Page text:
Neutral status for Ukraine ‘fundamental’ to Russia – Putin
The prospect of Ukraine becoming a member of NATO is an existential threat to Russian national security and will not be tolerated, Russian President Vladimir Putin told representatives of several African countries on Friday.
In the document that ushered in Ukraine’s independence from the Soviet Union, “it is written in black and white that Ukraine is a neutral state,” Putin reminded the visiting African leaders, during the public part of their meeting in St. Petersburg. The president was referring to the 1990 declaration proclaiming Soviet Ukraine a sovereign state that would strive to become “a permanently neutral country.”
“This is of fundamental importance. Why the West began to drag Ukraine into NATO is not very clear to us. But this created, in our opinion, a fundamental threat to our security,” Putin added.
We cannot accept the advance towards our borders of military infrastructure of a bloc that is de facto hostile to us.
Putin and several members of the African Union peace mission met to discuss the Ukraine conflict, after the two-day Russia-Africa summit attended by representatives of 49 states from the continent.
While Russia has always said it is ready to negotiate an end to hostilities, Kiev has passed a law prohibiting talks with Moscow and reneged on the agreement negotiated in March 2022 in Istanbul, Putin stated.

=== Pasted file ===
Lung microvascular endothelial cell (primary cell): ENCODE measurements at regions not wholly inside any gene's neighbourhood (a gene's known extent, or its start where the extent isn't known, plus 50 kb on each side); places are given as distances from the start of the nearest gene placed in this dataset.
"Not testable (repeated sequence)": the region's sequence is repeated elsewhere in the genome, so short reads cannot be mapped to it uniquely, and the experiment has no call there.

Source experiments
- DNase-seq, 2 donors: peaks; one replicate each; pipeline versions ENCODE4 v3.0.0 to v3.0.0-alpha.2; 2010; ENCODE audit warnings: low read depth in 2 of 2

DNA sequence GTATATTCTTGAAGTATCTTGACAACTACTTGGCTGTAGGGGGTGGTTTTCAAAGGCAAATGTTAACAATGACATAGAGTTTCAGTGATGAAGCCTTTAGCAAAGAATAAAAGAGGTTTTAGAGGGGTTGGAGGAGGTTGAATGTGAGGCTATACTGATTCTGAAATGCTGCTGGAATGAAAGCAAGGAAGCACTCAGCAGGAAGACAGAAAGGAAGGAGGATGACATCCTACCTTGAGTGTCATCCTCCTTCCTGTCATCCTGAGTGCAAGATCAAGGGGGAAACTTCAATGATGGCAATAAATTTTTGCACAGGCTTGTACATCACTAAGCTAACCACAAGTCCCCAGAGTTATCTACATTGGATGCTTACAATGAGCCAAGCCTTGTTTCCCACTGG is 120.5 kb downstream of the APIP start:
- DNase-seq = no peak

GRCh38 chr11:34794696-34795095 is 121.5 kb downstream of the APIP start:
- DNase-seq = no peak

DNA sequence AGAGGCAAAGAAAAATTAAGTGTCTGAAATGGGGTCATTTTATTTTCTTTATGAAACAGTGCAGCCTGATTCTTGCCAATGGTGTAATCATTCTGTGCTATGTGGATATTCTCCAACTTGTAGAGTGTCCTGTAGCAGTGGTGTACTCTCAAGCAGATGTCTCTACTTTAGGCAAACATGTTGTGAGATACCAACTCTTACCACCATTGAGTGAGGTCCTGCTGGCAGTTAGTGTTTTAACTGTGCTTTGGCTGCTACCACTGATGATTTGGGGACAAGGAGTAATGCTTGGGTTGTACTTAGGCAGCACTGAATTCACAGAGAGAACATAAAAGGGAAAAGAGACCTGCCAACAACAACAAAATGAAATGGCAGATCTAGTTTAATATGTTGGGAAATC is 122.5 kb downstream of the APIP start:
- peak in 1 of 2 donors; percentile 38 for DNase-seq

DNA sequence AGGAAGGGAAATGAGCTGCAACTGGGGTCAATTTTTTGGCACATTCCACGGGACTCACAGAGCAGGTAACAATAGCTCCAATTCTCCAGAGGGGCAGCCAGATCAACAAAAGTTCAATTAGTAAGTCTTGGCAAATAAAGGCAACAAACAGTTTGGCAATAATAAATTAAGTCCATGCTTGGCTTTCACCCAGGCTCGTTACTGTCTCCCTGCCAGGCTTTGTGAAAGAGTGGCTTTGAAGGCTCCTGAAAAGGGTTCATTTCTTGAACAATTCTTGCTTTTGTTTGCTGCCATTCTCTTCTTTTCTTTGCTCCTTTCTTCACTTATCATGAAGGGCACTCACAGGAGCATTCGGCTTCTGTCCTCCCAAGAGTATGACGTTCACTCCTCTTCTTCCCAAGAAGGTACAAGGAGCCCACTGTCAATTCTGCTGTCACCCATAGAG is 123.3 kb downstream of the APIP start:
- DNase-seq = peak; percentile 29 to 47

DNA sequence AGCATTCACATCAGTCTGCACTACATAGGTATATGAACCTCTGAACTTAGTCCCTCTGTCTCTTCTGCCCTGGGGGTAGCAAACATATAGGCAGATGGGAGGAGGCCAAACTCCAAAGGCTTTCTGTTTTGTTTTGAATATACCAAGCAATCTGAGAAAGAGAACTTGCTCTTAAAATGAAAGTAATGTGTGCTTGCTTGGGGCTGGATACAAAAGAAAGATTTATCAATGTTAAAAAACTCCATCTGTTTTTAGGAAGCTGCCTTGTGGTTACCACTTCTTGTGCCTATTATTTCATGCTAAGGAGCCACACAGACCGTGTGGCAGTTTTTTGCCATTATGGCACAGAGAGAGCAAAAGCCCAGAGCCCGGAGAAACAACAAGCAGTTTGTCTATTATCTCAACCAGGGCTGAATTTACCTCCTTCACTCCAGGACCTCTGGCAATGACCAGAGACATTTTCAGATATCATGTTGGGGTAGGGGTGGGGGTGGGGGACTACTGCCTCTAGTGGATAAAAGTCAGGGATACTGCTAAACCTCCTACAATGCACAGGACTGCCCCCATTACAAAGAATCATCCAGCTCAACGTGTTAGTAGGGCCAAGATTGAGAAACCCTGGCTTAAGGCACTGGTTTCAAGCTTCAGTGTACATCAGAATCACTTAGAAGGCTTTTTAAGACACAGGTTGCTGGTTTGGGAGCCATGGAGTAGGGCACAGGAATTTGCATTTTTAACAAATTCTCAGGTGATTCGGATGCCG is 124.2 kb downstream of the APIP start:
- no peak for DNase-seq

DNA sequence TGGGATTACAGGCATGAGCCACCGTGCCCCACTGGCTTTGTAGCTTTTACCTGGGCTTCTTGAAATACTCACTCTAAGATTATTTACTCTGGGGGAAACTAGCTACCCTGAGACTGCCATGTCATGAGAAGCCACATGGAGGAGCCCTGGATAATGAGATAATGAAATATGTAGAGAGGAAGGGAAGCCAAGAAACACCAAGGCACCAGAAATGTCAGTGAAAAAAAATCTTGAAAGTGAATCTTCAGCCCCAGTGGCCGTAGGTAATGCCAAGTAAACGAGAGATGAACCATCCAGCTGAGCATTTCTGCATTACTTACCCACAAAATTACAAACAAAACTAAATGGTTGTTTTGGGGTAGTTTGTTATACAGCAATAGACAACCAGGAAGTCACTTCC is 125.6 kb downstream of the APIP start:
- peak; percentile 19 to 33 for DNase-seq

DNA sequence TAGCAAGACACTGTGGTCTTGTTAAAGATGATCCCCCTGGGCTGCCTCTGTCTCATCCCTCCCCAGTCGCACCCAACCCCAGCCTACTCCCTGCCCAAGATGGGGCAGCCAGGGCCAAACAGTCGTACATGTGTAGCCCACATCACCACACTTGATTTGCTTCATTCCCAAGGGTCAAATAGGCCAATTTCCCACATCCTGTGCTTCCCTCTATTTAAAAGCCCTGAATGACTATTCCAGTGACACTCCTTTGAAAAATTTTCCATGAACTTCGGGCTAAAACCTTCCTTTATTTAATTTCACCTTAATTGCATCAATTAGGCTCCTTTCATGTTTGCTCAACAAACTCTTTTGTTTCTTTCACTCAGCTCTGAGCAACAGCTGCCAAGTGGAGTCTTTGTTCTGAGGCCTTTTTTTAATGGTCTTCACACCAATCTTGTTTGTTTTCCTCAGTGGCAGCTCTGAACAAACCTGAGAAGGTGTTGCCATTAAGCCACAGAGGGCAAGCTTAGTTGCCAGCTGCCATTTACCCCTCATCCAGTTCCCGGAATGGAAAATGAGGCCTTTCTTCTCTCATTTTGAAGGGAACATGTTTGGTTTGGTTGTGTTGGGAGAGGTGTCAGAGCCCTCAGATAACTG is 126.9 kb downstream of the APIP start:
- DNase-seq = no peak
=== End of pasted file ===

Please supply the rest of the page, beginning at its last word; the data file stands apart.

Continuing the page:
According to Putin, during last year’s meeting in Türkiye, the Ukrainian delegation initially agreed to sign a neutrality pact that would also cap Ukraine’s heavy weapons and hardware. However, the preliminary deal was “thrown out” shortly afterward, the Russian leader said earlier this year.
Ukrainian officials walked away from negotiations after accusing the Russian military of atrocities in Bucha and other areas around the country’s capital. Moscow denied that its troops were killing civilians.
Kiev later argued that meaningful negotiations cannot commence until Moscow surrenders Crimea and four other territories that voted to leave Ukraine and become parts of Russia. Moscow repeatedly stressed that it was impossible.
Speaking on Friday, the Russian president repeated his long-standing position that the current crisis was caused by the 2014 “anti-constitutional, armed, bloody coup” in Kiev, carried out with “active support” of the US and other Western governments.
Following the coup, Crimea organized a referendum to join Russia. Kiev sent the military and nationalist militias to crush dissent in Odessa and Kharkov regions, but ran into resistance in Donetsk and Lugansk, which would declare independence later that year. The 2015 Minsk Agreements envisioned a process by which the two regions could return to Ukraine with guarantees of autonomy, but Kiev never implemented it.
Former German leader Angela Merkel claimed last December that the Minsk process was only a play for time by the West to arm Ukraine for a war against Russia. Former president of France, Francois Hollande, seconded Merkel’s interpretation.
As part of the African Peace Initiative, leaders of seven countries from the continent visited Ukraine and Russia in mid-June. Though Moscow expressed interest in exploring the African proposal further, Kiev has insisted that only its “peace formula” – a ten-point plan amounting to Russia’s unconditional surrender – would be acceptable to Ukraine.